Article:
Hey, you know how in every video I make about abortion bans, I mention the fact that the data shows when you restrict access to abortion, the number of abortions doesn’t decrease but the number of dead women does. Well, now that various states are free to ban abortion, we have even more data to test that hypothesis. Yay for data I guess? And yeah, spoiler alert: restricting access to abortion only hurts more people.
If you’ll recall, back in May of 2019, Texas instituted a ban on abortion after 22 weeks, one of the most restrictive antiabortion laws in the country at the time. There’s always going to be a bit of delay in crunching data so it’s taken until 2022 for us to see how this affected maternal mortality. Texas’s Maternal Mortality and Morbidity Review Committee has been issuing reports for the past five years, and obviously this year’s was going to be very important: not only would it finally be covering maternal mortality from the year 2019, but it was also due to come out in September of 2022, several months after Texas banned abortion entirely and several months before the critical midterm elections.
UNFORTUNATELY, and this is just so unfortunate and random and weird and unexpected, but for some completely unknown reason that report was delayed until well after the midterms were over and done with. In fact, they JUST released it now, in December, right before everyone goes on vacation. Weird! And unfortunate!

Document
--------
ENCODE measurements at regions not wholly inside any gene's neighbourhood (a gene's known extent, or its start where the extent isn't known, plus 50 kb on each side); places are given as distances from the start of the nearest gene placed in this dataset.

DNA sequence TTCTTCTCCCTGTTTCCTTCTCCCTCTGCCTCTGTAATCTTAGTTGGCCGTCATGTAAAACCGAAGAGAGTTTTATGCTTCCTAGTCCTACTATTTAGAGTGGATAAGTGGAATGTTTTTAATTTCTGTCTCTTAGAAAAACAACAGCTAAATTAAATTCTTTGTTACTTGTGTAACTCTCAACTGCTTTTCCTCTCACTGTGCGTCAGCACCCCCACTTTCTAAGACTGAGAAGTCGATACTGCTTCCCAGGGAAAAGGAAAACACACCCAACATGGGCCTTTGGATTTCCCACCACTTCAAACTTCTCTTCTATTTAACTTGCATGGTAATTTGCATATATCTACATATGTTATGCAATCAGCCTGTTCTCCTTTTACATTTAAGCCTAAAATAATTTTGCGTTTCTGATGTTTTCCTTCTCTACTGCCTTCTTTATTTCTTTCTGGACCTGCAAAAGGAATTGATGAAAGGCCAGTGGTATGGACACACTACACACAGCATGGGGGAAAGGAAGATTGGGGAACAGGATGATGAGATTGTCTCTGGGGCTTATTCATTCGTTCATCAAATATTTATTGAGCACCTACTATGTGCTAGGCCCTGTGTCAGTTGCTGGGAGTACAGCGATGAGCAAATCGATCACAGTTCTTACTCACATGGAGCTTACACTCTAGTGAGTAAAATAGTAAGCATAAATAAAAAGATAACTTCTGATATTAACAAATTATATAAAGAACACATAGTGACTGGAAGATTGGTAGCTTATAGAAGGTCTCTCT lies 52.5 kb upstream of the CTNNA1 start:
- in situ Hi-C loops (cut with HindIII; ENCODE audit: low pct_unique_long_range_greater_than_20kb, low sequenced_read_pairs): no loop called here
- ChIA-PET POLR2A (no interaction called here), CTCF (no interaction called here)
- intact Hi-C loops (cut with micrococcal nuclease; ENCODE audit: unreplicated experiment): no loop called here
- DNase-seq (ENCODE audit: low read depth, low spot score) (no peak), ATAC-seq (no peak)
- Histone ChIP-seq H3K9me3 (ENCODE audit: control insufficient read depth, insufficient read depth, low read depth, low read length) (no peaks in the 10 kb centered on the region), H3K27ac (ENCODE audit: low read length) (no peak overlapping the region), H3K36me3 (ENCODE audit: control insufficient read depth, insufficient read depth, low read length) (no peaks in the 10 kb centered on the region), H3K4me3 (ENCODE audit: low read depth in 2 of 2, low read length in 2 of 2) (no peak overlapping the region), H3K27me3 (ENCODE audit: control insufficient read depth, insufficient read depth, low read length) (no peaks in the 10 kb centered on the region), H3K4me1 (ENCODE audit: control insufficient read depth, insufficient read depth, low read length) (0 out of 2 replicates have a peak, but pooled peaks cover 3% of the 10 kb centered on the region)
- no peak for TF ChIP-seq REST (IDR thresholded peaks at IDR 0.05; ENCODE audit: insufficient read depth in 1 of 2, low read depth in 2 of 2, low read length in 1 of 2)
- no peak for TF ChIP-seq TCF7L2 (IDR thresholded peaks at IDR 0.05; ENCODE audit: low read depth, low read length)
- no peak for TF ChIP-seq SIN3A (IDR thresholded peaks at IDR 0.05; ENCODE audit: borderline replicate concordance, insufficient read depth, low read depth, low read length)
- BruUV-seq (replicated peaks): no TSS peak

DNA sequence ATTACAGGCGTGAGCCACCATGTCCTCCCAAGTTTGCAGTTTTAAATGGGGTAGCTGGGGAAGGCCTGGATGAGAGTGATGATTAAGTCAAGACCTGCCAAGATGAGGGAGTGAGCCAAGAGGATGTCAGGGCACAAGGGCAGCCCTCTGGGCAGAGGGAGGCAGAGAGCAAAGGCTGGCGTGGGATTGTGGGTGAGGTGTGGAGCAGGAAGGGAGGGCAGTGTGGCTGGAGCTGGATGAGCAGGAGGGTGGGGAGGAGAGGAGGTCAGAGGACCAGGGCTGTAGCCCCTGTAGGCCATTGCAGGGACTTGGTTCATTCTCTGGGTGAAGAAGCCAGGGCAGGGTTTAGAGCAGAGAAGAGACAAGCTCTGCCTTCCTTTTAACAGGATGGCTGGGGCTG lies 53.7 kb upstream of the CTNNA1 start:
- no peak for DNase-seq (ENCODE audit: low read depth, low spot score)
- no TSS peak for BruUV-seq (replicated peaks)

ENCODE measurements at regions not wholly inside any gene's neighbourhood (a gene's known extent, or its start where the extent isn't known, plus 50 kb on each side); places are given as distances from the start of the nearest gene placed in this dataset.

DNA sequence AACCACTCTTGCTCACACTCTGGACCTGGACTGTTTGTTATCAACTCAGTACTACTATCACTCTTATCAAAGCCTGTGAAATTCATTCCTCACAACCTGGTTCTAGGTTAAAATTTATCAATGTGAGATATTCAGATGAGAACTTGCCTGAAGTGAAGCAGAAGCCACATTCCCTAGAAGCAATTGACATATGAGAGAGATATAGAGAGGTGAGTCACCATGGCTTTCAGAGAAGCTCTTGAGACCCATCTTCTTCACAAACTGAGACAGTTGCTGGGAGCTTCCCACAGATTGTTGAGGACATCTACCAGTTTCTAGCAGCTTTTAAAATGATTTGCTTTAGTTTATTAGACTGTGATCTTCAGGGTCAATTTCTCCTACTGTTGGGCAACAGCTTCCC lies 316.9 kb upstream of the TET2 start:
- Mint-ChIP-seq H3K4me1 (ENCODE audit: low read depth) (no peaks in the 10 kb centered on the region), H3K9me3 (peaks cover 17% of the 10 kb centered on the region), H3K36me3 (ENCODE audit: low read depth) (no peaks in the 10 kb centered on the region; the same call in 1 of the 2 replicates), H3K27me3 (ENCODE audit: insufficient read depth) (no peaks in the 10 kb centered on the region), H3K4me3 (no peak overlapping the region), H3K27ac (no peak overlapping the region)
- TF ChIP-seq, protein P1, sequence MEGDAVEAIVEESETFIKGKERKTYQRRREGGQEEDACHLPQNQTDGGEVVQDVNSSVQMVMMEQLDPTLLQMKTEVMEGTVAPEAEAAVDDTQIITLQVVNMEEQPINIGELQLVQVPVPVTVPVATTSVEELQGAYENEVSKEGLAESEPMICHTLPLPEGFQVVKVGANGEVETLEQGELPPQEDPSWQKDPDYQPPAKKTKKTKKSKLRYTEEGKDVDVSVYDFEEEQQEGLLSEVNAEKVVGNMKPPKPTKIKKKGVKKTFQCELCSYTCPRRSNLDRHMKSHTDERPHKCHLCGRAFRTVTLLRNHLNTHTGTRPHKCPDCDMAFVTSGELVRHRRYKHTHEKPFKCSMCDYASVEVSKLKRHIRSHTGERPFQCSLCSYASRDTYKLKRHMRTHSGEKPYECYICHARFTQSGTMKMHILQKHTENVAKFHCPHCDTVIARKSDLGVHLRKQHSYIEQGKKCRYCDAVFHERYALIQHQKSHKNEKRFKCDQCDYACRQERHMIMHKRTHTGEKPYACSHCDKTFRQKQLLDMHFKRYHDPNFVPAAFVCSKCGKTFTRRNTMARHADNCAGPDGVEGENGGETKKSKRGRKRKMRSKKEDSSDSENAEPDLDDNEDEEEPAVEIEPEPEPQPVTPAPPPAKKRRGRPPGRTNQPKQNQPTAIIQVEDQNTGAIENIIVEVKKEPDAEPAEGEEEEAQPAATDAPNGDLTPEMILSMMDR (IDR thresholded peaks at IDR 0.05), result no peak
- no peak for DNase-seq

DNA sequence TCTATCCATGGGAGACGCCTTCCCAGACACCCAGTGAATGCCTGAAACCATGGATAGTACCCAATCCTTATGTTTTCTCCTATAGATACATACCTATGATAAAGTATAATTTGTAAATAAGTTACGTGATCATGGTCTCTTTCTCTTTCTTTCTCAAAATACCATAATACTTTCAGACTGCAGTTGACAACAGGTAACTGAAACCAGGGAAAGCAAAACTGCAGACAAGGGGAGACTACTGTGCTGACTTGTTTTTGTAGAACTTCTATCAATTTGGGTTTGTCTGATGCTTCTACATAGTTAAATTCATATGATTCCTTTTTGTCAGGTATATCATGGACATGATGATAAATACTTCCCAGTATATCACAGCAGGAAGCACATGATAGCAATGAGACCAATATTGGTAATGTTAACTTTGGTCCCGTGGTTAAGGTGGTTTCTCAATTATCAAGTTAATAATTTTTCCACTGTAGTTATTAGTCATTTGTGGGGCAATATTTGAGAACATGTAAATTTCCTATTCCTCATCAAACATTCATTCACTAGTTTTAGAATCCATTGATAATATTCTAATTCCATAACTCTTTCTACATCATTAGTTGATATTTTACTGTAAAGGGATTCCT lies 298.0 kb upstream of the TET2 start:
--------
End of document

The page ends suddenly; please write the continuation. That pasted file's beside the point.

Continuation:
Because it turns out that yeah, shit got pretty grim in Texas that year:
Severe complications in pregnancy and childbirth increased significantly between 2018 and 2020, from 58.2 to 72.7 cases per 10,000 deliveries. At least 118 women died, and 90% of those deaths were considered preventable by the committee. Black patients saw the worst of it all, with inequality between them and White people getting worse: Black people saw a 10% increase in complications and were twice as likely to die in childbirth compared to White people.
Of course, the report wasn’t ALL bad news: the committee found that prior to the abortion ban, “the enhanced maternal mortality ratio remained relatively stable from 2013-2017.” Now, normally I would not have even noticed this – I’m more interested in what happens to mortality after abortion was banned in the state. But it came to my attention thanks to a post from the Redditor “Lightning” on r/skeptic, which points out the use of the word “enhanced” in that data. Lightning asserts a number of things, some of which I found to be valid after a lot of research. Some of them not so much.
Let’s start with their very valid main point: the committee collected maternal mortality data in a nonstandard way that makes the data impossible to compare to other states or countries. The CDC and World Health Organization consider pregnancy-related deaths and pregnancy-related morbidity to be those cases that occur during pregnancy, delivery, or within 42 days of the end of pregnancy, which probably would not have occurred had the patient not been pregnant. “Morbidity” in this case means severe conditions that, if left untreated, would likely result in the death of the patient.